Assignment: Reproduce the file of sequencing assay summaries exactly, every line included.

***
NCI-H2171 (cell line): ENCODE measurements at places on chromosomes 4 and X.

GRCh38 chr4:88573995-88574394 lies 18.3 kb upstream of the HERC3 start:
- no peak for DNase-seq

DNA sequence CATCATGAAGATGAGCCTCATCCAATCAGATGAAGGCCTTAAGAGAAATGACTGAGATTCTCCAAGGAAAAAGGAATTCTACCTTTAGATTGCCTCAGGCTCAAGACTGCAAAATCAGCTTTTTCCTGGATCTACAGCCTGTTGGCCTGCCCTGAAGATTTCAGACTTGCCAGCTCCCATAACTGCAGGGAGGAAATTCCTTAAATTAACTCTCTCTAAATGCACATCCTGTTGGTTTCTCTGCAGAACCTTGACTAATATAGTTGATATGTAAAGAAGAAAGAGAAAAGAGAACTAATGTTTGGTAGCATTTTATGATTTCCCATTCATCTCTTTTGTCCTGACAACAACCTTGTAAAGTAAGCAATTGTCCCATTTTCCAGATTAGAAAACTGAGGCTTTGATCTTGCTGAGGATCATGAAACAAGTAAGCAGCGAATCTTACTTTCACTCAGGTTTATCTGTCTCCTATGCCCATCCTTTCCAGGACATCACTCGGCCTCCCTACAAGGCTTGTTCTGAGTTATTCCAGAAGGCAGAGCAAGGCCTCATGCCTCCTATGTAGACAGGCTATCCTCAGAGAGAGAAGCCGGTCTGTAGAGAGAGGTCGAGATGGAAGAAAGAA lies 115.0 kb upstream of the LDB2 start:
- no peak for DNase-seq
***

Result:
NCI-H2171 (cell line): ENCODE measurements at places on chromosomes 4 and X.

GRCh38 chr4:88573995-88574394 lies 18.3 kb upstream of the HERC3 start:
- no peak for DNase-seq

DNA sequence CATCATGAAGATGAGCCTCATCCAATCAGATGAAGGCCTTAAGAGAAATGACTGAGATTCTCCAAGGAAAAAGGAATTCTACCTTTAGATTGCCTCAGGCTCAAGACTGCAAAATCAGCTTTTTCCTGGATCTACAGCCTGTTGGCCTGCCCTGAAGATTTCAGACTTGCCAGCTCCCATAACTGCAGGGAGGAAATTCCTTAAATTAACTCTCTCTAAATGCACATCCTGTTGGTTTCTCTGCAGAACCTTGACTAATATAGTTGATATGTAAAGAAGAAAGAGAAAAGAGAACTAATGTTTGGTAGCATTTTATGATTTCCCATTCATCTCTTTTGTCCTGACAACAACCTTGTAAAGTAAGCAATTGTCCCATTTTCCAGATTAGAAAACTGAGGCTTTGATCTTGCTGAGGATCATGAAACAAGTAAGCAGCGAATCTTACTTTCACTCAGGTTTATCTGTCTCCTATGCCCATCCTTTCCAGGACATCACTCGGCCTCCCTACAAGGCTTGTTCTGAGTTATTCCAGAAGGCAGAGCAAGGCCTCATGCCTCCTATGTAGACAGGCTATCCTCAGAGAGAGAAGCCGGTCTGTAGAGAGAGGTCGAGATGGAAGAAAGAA lies 115.0 kb upstream of the LDB2 start:
- no peak for DNase-seq